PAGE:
Ahead of India’s long summer in England, former Indian batsman Sunil Gavaskar has predicted the season to be the golden summer for Virat Kohli and co. While insisting that there might be grass cover on the top of the pitches, Gavaskar stated that it won’t be a problem for the Indian pace unit.
The last time India toured England, they were convincingly beaten by a scoreline of 4-1, with all-rounder Sam Curran emerging as the player of the series. However, a lot has changed since then, with India managing to beat Australia twice in the span of two years, in alien conditions with their pace unit. Not just that, the batting unit has also shown incredible recovery, post their shambolic show in Adelaide, where they were shot down to an all-time low.
Leading into the England series, India not just overcame England from the scoreline of 0-1 but also mentally inflicted the Three Lions with their spin attack. While India would go into the World Test Championship final without any warm-up games, they would play two intra-squad games before the five-match Test series against England. Former Indian opener Sunil Gavaskar has predicted that it will be an Indian summer in England, later this year.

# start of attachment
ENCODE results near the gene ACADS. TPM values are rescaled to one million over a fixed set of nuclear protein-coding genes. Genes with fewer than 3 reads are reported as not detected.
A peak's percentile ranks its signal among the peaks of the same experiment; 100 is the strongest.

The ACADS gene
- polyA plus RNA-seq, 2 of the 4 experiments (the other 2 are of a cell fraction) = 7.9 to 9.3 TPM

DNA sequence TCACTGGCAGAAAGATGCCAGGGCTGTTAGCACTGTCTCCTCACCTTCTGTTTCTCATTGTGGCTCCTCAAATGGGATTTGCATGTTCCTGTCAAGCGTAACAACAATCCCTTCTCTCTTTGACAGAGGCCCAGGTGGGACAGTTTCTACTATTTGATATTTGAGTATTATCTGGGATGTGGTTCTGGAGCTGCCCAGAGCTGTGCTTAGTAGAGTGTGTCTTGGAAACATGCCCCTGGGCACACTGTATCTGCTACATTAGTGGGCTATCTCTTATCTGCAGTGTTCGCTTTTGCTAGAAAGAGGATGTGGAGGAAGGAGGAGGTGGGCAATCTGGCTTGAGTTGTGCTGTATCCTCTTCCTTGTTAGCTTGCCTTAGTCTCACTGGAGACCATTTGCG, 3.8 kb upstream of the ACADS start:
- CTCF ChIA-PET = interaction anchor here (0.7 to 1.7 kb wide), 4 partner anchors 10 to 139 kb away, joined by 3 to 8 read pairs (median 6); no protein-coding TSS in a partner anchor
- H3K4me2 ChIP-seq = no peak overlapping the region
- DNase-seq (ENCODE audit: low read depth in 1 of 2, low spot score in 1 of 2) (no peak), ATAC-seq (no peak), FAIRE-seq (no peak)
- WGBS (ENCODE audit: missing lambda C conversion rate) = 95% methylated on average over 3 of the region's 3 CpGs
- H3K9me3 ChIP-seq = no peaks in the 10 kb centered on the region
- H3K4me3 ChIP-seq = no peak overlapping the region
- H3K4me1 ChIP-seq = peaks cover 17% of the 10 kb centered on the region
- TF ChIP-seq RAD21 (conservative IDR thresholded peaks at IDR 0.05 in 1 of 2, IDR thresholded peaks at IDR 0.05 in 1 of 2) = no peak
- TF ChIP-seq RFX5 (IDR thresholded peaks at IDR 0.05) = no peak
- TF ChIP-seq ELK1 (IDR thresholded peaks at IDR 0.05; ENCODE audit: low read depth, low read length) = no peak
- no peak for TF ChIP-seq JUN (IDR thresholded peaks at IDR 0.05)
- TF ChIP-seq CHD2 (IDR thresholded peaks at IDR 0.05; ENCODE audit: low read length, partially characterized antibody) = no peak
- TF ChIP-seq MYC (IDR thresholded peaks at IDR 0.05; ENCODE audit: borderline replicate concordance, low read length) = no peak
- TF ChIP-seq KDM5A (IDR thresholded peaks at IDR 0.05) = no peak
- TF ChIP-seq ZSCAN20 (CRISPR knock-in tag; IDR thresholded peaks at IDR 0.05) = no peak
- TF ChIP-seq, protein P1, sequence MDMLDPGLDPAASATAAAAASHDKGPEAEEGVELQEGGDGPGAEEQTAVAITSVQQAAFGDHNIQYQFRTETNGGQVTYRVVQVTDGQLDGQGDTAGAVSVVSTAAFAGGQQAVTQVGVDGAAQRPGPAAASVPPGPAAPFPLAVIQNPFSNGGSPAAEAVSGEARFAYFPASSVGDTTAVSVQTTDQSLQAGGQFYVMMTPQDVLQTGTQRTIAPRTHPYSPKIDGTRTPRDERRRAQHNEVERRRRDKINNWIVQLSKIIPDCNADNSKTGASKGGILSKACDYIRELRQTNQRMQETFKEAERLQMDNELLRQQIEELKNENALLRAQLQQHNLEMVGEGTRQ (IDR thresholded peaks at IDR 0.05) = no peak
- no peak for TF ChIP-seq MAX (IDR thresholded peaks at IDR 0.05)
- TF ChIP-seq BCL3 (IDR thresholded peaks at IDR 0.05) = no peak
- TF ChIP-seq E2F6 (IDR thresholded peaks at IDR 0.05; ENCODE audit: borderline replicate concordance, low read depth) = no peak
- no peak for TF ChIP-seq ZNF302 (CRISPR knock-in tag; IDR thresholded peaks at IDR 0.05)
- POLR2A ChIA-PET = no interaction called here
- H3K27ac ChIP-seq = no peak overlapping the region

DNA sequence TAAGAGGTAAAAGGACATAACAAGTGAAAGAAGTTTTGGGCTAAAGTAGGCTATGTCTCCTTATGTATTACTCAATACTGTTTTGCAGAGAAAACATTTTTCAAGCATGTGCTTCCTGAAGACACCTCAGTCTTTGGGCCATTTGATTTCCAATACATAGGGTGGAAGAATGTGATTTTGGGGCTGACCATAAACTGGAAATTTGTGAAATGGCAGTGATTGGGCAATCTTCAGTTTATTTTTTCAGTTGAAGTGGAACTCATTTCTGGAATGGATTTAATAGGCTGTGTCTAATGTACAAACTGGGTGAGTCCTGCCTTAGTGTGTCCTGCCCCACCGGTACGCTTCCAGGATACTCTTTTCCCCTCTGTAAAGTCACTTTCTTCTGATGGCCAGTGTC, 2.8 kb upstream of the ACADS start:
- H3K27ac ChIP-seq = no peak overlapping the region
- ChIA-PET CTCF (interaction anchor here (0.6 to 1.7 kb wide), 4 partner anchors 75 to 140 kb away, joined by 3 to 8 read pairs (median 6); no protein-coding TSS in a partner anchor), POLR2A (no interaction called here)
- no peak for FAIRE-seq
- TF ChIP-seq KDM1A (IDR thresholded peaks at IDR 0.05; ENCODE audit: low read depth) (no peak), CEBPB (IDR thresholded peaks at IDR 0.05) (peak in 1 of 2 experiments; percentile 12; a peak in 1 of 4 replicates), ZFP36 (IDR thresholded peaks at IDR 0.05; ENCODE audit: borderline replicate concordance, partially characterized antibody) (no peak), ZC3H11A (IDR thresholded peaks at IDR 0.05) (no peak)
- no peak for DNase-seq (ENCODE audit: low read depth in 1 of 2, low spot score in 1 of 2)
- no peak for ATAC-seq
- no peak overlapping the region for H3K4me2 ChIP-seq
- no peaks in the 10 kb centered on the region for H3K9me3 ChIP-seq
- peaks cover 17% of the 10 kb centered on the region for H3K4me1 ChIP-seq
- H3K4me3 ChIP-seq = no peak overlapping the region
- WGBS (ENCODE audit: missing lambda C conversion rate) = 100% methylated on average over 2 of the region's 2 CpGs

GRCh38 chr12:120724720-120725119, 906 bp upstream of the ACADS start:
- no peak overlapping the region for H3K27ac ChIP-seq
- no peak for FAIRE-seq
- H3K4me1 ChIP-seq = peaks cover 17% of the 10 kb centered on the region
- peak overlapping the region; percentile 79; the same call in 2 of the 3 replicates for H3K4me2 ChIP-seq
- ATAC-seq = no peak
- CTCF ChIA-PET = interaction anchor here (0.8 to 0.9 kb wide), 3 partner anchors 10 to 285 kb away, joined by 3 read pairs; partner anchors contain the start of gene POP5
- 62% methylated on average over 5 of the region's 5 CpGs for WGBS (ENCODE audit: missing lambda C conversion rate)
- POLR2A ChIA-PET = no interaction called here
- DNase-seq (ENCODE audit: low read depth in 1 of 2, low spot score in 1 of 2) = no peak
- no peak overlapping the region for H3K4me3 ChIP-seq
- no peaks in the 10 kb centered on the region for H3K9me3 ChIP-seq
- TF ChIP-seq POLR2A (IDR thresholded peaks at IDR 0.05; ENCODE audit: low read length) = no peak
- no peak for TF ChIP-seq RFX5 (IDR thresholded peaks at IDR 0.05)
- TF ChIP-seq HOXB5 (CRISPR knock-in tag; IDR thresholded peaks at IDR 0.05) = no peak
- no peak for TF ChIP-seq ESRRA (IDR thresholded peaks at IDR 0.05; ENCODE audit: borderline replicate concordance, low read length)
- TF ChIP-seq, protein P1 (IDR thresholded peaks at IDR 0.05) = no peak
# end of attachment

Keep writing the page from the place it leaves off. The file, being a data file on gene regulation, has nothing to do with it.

"The summer in England promises to be the golden summer of Indian cricket. After the WTC finals, there is a gap of about six weeks before the Test series starts against England and that should be enough for the team to play some practice games and tune-up for what England can hurl at them. It is foolish to try and predict the score but it looks like it will be an Indian summer in England," Sunil Gavaskar wrote in his column for The Telegraph, reported India Today.
During the home series against the Three Lions, there were constant talks about the conditions, with the pitches favouring the hosts. Gavaskar stated that it won’t be a surprise if the conditions in England had a little grass on the surface, aiding their bowling attack. While that might come as a worry to several oppositions, the former opener called it ‘thriving’ conditions for the in-form Indian pacers.
"Having moaned about the pitches in India earlier this year, it won't be a surprise if the groundsman in England leaves a little grass on the surface. That is no longer a worry as India have an attack that will also thrive on it and cause problems for the England batsmen too," Gavaskar added.